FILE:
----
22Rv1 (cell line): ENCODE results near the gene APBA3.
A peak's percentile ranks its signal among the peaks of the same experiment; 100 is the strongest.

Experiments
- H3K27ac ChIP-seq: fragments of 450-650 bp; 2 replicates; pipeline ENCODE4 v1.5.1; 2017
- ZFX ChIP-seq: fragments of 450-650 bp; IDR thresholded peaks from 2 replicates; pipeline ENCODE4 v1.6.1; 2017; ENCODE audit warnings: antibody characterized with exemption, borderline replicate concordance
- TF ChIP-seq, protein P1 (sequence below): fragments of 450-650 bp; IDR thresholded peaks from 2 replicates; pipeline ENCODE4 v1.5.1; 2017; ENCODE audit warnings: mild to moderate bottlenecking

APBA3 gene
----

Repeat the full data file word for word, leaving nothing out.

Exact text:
22Rv1 (cell line): ENCODE results near the gene APBA3.
A peak's percentile ranks its signal among the peaks of the same experiment; 100 is the strongest.

Experiments
- H3K27ac ChIP-seq: fragments of 450-650 bp; 2 replicates; pipeline ENCODE4 v1.5.1; 2017
- ZFX ChIP-seq: fragments of 450-650 bp; IDR thresholded peaks from 2 replicates; pipeline ENCODE4 v1.6.1; 2017; ENCODE audit warnings: antibody characterized with exemption, borderline replicate concordance
- TF ChIP-seq, protein P1 (sequence below): fragments of 450-650 bp; IDR thresholded peaks from 2 replicates; pipeline ENCODE4 v1.5.1; 2017; ENCODE audit warnings: mild to moderate bottlenecking

APBA3 gene